veterans than from the union racketeers, the
profiteers of big business, and the unscrupulous
politicians. Don't drive another nail into the
coffin of our democratic way of life. Let's fight
to keep the veterans' record clean.
-Warren C. White
David Young
(Veterans)
* * * *
Progressive Congress
To the Editor:
FOREMOST IN THE 79th Congress' fights
against reaction, Senator Claude Pepper
has emerged as the leader of the liberal bloc
in the Senate. A fighter in the tradition of the
late Sen. Norris, the outspoken Florida Demo-
crat has taken a consistently progressive stand
on all domestic and international issues.
He is in Michigan for the next few weeks
to take the stump for progressive Democratic

candidates in the Nov. 5 election. University
faculty and students, Willow Village vets, and
townspeople will have the opportunity to hear
this outspoken senator speak on a subject of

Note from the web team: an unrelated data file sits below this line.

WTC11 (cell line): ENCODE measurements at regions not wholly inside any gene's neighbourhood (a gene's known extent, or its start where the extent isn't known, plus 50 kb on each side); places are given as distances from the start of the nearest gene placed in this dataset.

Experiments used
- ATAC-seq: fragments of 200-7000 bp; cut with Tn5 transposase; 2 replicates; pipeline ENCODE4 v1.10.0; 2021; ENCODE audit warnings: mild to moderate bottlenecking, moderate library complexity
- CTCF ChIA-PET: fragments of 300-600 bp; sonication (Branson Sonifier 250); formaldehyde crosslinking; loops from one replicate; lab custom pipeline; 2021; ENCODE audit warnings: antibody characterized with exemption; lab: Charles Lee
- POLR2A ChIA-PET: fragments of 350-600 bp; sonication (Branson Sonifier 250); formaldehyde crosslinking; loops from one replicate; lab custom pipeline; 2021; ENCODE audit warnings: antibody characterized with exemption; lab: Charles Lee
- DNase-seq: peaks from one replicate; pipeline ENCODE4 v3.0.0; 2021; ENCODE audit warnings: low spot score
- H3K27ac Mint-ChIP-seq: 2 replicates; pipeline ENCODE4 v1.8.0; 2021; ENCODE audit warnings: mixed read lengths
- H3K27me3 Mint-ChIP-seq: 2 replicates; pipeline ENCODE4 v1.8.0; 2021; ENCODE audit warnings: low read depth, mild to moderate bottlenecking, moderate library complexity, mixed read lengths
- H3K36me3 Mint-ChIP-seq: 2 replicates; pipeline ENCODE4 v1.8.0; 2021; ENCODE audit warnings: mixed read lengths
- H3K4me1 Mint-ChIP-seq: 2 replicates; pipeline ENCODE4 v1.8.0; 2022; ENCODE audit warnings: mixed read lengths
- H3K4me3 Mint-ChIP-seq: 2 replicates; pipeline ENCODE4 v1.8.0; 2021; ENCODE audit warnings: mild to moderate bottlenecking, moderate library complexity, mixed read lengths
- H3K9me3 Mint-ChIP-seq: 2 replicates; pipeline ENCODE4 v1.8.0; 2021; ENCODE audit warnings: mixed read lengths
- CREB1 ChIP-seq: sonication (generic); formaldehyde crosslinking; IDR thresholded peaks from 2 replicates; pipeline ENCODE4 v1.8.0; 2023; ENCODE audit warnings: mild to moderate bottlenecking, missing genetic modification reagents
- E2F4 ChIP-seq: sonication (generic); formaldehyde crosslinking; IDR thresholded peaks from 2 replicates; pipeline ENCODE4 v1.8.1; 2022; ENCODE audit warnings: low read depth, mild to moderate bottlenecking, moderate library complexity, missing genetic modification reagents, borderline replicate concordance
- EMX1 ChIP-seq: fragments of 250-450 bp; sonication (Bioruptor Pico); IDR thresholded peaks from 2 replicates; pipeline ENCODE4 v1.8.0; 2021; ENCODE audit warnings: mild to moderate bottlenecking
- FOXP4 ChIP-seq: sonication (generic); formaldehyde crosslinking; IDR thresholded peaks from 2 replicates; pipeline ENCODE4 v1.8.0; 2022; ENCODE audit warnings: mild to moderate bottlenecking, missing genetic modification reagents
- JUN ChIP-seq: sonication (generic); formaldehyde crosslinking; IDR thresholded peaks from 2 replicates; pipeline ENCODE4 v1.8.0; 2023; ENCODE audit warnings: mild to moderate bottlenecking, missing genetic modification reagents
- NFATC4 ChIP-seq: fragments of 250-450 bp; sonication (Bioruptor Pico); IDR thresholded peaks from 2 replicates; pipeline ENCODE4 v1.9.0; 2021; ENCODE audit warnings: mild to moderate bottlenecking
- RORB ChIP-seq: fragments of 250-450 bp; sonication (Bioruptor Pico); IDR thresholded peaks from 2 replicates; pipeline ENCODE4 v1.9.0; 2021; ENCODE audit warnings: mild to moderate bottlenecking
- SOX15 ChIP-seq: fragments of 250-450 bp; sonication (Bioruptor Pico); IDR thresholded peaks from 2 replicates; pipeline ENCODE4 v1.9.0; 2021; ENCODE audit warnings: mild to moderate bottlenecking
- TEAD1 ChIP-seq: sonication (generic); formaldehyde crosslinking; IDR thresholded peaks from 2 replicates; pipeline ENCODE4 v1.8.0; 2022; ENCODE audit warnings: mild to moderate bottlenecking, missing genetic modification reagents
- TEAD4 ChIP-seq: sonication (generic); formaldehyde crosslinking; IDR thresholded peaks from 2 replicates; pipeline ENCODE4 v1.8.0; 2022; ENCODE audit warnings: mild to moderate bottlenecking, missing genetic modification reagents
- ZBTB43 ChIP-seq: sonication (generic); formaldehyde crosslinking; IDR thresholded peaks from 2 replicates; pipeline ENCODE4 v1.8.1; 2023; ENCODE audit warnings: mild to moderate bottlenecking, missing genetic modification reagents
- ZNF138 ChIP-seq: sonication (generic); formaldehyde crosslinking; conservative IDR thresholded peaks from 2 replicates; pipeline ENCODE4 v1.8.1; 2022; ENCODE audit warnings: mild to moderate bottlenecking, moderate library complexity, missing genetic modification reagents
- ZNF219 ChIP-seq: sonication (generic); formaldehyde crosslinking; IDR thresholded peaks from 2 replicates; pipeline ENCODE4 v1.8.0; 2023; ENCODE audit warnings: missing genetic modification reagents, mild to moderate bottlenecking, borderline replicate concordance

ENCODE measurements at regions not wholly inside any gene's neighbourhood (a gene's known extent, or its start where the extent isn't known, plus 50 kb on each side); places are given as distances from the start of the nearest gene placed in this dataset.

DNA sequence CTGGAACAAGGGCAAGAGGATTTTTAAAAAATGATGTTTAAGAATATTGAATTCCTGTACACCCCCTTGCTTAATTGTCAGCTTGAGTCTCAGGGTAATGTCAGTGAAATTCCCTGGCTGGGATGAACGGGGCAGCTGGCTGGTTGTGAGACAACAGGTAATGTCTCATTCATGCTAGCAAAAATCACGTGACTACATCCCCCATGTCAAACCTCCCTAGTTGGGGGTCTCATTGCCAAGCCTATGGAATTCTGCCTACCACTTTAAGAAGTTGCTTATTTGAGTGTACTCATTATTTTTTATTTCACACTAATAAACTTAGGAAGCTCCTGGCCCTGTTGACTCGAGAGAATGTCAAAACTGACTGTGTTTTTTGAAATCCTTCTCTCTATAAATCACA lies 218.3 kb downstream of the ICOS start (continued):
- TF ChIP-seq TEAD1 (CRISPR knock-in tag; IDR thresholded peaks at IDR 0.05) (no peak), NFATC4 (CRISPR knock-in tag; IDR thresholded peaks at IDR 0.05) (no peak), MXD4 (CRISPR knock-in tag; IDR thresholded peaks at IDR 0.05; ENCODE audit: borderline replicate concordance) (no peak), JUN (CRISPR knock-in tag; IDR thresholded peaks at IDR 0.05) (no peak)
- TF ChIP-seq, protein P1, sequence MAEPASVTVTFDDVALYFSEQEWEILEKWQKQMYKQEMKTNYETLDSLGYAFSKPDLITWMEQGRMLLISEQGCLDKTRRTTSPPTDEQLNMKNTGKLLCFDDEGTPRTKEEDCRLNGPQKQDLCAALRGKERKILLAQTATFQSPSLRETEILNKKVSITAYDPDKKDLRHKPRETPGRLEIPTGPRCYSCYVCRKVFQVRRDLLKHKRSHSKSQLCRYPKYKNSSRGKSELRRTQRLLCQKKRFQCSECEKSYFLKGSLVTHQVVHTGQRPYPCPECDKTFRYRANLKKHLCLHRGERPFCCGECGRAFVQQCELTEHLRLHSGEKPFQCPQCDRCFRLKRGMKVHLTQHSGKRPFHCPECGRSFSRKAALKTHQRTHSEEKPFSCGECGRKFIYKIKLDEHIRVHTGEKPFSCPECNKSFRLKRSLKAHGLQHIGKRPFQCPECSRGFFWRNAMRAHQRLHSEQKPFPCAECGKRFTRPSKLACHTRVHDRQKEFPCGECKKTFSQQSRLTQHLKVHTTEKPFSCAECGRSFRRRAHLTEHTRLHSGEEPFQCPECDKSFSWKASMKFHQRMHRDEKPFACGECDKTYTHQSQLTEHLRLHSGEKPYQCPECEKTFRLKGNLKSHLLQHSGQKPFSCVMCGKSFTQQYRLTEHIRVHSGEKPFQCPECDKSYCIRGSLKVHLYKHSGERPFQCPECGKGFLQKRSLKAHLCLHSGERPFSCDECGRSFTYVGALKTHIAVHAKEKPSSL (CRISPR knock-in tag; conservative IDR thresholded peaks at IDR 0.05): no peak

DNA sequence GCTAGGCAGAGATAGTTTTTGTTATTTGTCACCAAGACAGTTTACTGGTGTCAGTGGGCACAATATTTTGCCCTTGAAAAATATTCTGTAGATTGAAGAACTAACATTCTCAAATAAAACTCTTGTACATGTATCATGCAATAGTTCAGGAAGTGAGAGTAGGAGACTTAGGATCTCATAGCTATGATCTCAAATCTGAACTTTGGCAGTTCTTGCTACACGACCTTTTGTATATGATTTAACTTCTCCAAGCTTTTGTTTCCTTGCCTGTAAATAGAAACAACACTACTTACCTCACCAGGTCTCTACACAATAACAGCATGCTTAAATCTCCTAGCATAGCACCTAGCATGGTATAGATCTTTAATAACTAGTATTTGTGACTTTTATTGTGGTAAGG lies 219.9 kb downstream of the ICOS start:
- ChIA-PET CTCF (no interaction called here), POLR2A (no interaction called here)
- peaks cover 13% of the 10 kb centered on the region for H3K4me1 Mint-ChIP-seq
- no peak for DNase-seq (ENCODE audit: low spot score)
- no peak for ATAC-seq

national and international significance this
Thursday at 9 p.m. in the local Masonic Temple.
A recent campus survey indicated that at
least 13,000 students 9,667 of them veterans,
at the University, are of voting age. The im-
portance of electing a progressive Congress
this fall canot be overemphasized, for the rep-
resentatives of the people must decide OUR
future.
Sen. Pepper will be brought here under the
joint sponsorship of the newly-organized chap-
ter of Independent Citizens' Committee of the
Arts, Sciences and Professions, which repre-
sents many faculty and townspeople; the cam-
pus chapter of AVC, IRA and MYDA members.
His address is for every citizen of voting age.
Let's give the good Senator a hand!
-Charlotte M. Bobrocker

BARNABY

Most friendly of your father. To have my
observations on education typed at his
ffe. Rut I'll h firm on one point. I

Confidentially, m'boy- Although it's
human not to want to give credit to,
the other fellow- Did he comment on

I

He just stuffed the papers in his
brief case, Mr. O'Malley. Yours
and his- He said he wasn't going

1